Both the UK and Canada have experienced huge falls in diabetes-related mortality since the mid-1990s, with the result that the gap in mortality risk between those with and without diabetes has narrowed substantially. The findings are in new research published in Diabetologia, the Journal of the European Association for the Study of Diabetes (EASD), and written by Dr Marcus Lind, Sahlgrenska Academy, University of Gothenburg, Sweden and colleagues.
A previous review of studied investigated diabetes mortality suggested that having diabetes increased a person's mortality risk by 80% compared with the general population.
However, many studies in the review were from before 2000, and some recent studies have suggested diabetes might increase mortality by less than this.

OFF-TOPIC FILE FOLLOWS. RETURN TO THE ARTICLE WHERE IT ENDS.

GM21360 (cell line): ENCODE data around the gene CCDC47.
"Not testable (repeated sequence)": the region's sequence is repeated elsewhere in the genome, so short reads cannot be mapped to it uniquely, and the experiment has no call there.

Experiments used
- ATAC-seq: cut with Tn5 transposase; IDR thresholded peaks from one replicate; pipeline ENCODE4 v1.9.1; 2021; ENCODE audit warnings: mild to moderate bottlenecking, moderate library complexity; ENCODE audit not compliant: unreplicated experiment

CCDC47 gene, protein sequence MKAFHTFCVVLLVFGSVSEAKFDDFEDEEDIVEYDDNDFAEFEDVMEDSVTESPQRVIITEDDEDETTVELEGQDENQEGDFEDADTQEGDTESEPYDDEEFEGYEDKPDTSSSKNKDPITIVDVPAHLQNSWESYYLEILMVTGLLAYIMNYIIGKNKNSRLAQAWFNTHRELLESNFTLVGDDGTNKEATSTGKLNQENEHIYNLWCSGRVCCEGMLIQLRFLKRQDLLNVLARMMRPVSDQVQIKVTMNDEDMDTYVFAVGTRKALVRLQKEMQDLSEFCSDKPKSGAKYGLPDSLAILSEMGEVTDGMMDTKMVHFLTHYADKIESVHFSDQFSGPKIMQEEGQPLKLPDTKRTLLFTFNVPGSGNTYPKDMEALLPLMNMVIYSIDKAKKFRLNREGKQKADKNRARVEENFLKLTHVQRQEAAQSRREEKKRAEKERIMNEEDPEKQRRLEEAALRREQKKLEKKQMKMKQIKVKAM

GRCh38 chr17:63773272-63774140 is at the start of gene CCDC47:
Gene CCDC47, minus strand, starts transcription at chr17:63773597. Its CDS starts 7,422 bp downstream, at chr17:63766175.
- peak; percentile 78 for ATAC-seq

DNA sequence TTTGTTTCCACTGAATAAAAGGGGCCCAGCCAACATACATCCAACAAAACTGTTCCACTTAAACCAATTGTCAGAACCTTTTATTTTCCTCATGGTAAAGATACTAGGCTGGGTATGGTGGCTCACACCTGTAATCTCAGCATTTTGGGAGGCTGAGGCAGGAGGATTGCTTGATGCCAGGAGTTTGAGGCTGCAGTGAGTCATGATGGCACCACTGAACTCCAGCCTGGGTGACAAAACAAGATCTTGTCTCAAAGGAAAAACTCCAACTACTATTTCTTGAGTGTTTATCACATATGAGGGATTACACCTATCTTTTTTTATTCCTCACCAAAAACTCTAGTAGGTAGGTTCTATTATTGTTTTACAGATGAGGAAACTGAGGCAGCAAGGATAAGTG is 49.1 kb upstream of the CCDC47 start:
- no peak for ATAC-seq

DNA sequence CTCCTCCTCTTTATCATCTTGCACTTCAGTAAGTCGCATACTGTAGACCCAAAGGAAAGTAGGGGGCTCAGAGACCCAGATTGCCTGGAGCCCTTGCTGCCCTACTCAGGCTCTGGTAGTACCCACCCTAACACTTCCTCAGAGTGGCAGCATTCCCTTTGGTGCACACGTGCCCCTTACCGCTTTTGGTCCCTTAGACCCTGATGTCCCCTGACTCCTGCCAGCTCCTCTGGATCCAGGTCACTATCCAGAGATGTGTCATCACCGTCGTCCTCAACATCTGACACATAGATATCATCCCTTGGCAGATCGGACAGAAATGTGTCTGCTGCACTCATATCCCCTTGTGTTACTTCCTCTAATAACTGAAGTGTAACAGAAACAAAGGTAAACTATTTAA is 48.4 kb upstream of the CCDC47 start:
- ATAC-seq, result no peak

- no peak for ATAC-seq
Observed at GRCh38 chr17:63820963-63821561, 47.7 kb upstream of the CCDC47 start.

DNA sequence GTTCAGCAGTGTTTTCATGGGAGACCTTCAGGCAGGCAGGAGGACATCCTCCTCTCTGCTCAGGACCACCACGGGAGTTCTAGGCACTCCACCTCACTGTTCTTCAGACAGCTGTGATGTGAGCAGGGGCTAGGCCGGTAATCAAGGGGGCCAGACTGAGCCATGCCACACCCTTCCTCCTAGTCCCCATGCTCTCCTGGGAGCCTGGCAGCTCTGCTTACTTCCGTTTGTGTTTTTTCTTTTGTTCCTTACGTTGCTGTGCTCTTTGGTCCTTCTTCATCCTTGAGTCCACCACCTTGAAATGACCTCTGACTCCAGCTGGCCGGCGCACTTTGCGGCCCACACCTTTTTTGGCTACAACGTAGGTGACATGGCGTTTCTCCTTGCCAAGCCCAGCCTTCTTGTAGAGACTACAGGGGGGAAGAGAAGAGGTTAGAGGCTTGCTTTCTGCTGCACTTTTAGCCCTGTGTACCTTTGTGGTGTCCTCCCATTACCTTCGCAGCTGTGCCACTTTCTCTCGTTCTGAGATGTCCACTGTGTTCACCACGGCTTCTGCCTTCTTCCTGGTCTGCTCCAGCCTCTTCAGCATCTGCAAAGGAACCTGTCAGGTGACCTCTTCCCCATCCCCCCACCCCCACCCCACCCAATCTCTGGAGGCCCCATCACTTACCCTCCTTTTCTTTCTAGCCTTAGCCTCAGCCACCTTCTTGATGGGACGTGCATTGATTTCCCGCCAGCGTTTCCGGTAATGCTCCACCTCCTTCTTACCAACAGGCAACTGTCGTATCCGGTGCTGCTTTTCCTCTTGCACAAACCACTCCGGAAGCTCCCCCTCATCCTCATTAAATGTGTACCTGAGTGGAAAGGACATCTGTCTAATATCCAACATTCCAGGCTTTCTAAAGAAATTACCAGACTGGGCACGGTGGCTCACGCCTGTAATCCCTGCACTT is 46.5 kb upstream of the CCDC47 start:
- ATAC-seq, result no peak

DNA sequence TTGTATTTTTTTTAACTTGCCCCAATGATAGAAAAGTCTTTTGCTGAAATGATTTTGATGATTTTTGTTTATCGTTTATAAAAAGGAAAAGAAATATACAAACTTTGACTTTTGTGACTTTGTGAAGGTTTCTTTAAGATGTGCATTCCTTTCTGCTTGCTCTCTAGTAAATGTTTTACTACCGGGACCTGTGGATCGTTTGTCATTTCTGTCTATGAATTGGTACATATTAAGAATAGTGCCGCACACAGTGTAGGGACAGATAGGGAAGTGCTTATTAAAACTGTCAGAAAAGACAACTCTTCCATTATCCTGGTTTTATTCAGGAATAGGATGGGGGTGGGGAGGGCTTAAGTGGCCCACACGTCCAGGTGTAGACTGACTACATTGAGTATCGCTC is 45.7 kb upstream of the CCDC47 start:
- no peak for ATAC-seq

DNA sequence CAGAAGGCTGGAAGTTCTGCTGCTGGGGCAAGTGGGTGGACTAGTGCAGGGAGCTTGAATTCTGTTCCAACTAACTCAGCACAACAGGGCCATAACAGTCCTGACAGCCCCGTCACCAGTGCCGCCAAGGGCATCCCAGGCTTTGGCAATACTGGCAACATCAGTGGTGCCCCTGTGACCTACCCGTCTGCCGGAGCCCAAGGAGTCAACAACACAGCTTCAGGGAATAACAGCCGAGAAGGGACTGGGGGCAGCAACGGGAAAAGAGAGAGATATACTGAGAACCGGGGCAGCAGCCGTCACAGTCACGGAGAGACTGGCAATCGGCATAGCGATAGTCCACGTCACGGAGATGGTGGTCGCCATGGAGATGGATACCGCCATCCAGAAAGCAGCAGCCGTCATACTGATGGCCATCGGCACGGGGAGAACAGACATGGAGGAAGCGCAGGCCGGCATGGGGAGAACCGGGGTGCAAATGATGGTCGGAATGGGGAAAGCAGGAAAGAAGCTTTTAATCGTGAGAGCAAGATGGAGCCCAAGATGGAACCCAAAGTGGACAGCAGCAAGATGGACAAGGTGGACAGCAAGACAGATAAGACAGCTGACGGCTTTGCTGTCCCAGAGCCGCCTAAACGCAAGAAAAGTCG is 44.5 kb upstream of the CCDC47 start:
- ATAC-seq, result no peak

Thus in this new study, the authors estimated the current mortality rate ratio in patients with versus without diabetes and whether it has changed over time.
The UK and Canada were selected for analysis because the authors in both nations and Sweden are part of an ongoing collaboration, and this is a study objective that cannot be examined in many countries, since there are limited numbers of databases with long follow-up which are also population-based with mortality data on individuals both with and without diabetes. Both Canada and the UK hold such data.
The population-based databases from the province of Ontario, Canada, and The Health Improvement Network (THIN) database from the UK, from years 1996 to 2009 were used to calculate mortality rates in persons with and without diabetes.
The excess risk of mortality estimated during 2009 was 51% in Ontario and 65% in THIN for diabetic patients on a group level, compared to 90% and 114%, respectively, in the year 1996. The excess risk of mortality for diabetic patients declined to a similar extent for men and women over the study period, and no significant differences between sexes were observed in 2009.
|Contact: Marcus Lind|
University of Gothenburg